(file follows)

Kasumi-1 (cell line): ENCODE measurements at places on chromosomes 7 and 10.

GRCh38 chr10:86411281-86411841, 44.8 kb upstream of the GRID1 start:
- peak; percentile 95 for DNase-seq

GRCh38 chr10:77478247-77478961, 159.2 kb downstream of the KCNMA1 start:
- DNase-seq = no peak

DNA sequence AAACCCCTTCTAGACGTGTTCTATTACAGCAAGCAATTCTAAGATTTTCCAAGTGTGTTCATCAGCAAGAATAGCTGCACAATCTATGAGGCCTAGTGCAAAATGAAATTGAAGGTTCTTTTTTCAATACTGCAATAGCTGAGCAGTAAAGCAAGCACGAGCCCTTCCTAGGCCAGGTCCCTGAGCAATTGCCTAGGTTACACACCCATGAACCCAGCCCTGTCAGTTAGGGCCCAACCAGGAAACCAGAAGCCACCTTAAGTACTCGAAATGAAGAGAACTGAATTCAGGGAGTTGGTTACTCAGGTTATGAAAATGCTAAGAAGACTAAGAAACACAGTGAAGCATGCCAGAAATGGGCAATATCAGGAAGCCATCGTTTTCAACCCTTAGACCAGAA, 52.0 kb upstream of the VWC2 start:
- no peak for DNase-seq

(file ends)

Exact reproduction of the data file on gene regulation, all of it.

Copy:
Kasumi-1 (cell line): ENCODE measurements at places on chromosomes 7 and 10.

GRCh38 chr10:86411281-86411841, 44.8 kb upstream of the GRID1 start:
- peak; percentile 95 for DNase-seq

GRCh38 chr10:77478247-77478961, 159.2 kb downstream of the KCNMA1 start:
- DNase-seq = no peak

DNA sequence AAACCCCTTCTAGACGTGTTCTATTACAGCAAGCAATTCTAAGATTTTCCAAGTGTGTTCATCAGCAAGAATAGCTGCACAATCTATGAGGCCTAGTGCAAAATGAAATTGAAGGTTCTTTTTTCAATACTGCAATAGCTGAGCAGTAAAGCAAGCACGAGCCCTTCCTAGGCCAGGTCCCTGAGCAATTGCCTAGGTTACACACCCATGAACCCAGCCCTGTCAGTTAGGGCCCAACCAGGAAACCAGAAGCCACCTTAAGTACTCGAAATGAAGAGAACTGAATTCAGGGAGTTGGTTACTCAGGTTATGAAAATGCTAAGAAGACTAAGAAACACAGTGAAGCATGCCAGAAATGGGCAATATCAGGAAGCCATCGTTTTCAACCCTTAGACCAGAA, 52.0 kb upstream of the VWC2 start:
- no peak for DNase-seq